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Category: Bible Study (page 1 of 19)

Asleep In The Storm

There are a couple of different instances recorded in the gospels where Jesus and His disciples are caught up in a storm while on the Sea of Galilee. Both of these are fascinating stories, and they have a way of captivating the imagination.

Matthew 14 recounts the story of Jesus walking on the water and Peter’s stumbling efforts to walk towards Him. He succeeds for a moment, but then, overwhelmed by the waves and the wind around him, takes his eyes off of Jesus and begins to sink. Jesus rescues him, rebukes his faith, gets into the boat, and the storm ceases. It is a fascinating event from the life of Jesus, and one from which we can undoubtedly learn much, but it is actually the other “storm” story I want to focus on.

This one drawn from Luke 8/Matthew 8/Mark 4 is likely familiar to you as well. Jesus and His disciples are out on the sea when a storm arises. The disciples are alarmed, and seemingly with good reason—the waves were breaking into the boat so that it was filling (Mark 4.37), swamped (Matthew 8.24), and they were in danger (Luke 8.23).

But Jesus was unconcerned, even unaware (or so it seemed) of their plight—He was asleep on a cushion in the boat. Asleep in the storm.

In such circumstances, the apostles do what seems sensible to them in the moment. They awaken Jesus, and in the face of His seeming lack of concern, ask, “Do you not care that we are perishing?”

In light of the life, teachings, service, and, ultimately, the sacrifice of Jesus, it seems like a ludicrous question, but imprisoned in the circumstances of the moment, it seemed like a fair question to the disciples. Jesus was asleep; He didn’t seem to care. He seemed absent from their sufferingOf course, we know the truth: He was there all along.

•  •  •

If I am honest, I can identify with the apostles here more than I might like to admit. As I have written recently, this has been a tough year for my daughter. She has experienced seizures for most of her life, but this year they have gotten worse, and we have struggled to control them. What’s worse, the frequency of the seizures and/or the many medications she is on to try to control them has led to a lessening of her energy, a muting of her (delightful) personality, and even some regressions in the abilities she has worked so hard to develop over the last few years.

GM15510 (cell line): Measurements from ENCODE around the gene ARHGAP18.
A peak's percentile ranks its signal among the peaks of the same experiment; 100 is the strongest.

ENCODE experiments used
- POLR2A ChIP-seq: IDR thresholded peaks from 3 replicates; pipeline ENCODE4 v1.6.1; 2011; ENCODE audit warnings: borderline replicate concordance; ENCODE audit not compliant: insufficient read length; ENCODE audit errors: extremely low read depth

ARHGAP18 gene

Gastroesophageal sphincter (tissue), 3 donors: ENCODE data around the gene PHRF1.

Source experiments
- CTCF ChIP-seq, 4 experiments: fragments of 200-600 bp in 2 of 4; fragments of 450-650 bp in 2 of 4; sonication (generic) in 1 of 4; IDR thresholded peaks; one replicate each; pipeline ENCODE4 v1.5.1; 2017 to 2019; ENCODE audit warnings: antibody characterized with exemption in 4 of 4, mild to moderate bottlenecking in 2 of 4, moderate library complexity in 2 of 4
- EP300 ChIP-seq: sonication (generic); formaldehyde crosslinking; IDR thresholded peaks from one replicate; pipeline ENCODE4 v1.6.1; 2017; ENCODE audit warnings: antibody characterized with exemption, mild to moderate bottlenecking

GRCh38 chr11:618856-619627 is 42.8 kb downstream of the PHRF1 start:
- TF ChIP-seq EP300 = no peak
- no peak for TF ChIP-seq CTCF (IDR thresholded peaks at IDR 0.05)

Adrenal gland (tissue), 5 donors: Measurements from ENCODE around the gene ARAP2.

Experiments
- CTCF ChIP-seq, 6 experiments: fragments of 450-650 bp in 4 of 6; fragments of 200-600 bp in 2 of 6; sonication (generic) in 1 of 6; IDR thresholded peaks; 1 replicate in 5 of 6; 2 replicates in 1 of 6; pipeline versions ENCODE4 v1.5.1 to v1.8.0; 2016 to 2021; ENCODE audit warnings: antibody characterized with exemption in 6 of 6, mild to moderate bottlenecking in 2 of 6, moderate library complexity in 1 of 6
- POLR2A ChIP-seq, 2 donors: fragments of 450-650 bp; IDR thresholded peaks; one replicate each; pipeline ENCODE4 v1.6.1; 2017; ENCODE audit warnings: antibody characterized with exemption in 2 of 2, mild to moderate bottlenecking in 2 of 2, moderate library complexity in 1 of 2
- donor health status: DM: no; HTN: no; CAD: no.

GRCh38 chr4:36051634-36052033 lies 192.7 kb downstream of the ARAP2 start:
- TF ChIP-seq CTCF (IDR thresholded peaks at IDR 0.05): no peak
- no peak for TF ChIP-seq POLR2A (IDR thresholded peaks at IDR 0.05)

Some days are better, with fewer seizures, more energy, and more personality, but other days are really hard. The emotional roller coaster is exhausting. This has been our situation for several months, despite the constant prayers of Caroline and myself and the faithful intercession on her behalf from countless friends and family (both physical and spiritual). You could say that we are experiencing our own “storm” right now, and have been for a while.

At times, it feels like we are drowning with grief, about to capsize, and the question the apostles asked Jesus seems like an appropriate one: “Lord, do you not care that we are perishing?” It can seem that God is absent.

The other day, I read through Luke’s version of the story recorded above, and it struck me in a way I had never thought of before (which, by the way, is one of the remarkable things about Scripture—as you read it and reread it, new insights constantly avail themselves to us; it is a transformative book!). So often in life, when we are living through a storm, we ask God to take it away from us, and when He doesn’t, we are left to wonder whether He cares about us at all.

But I think Luke 8 offers us a different perspective—in the midst of the storm, Jesus is neither distant, nor uncaring. He is right there with us, in the boat, riding out the storm. His seeming absence obscures His glorious presence. And while He certainly has the power to take the storm away (and we earnestly pray that He does so!), He asks us for faith, faith that His presence will protect us from being overwhelmed by the storms of life.

(Not) Praying in the Garden

On the night Jesus was arrested, the Gospels tell a familiar story (Matthew 26.36-46; Mark 14.32-42; Luke 22.39-46). Jesus, in great distress about what He knows will soon happen to him, takes Peter, James, and John with Him into the Garden of Gethsemane. Jesus asks them to be in prayer and then withdraws to pray by Himself.

Jesus’ prayer is famously filled with agony and desperation: “Father, if it be possible, let this cup pass from me; nevertheless, not as I will, but as you will.” He comes back to check on his friends, and finds them all asleep. He rebukes them, and withdraws again, praying the same prayer. Then He returns to find them asleep again, and the pattern repeats again a third time.

After the third time, a mob arrives and arrests Jesus, and as He predicted, His disciples flee in fear.

Conjecture: might it be that Jesus was strengthened by His night in prayer with the Father, and was thus now steeled to face the ordeal of mockery, torture, and death that loomed before Him? And as the same time, could it be that in their slumber, the disciples deprived themselves of the means to remain faithful to Jesus during the hour of trial?

As Christians, we pray to change circumstances and events around us, but we also pray (or maybe even, we primarily pray) to change us. Prayer helps to bring our wills in line with God’s will, to strengthen our resolve, and to quiet our fears. I have a hunch that if Peter, James, and John had heeded Jesus’s request to pray with Him on that fateful night, their behavior during the trying times that followed might have been very different.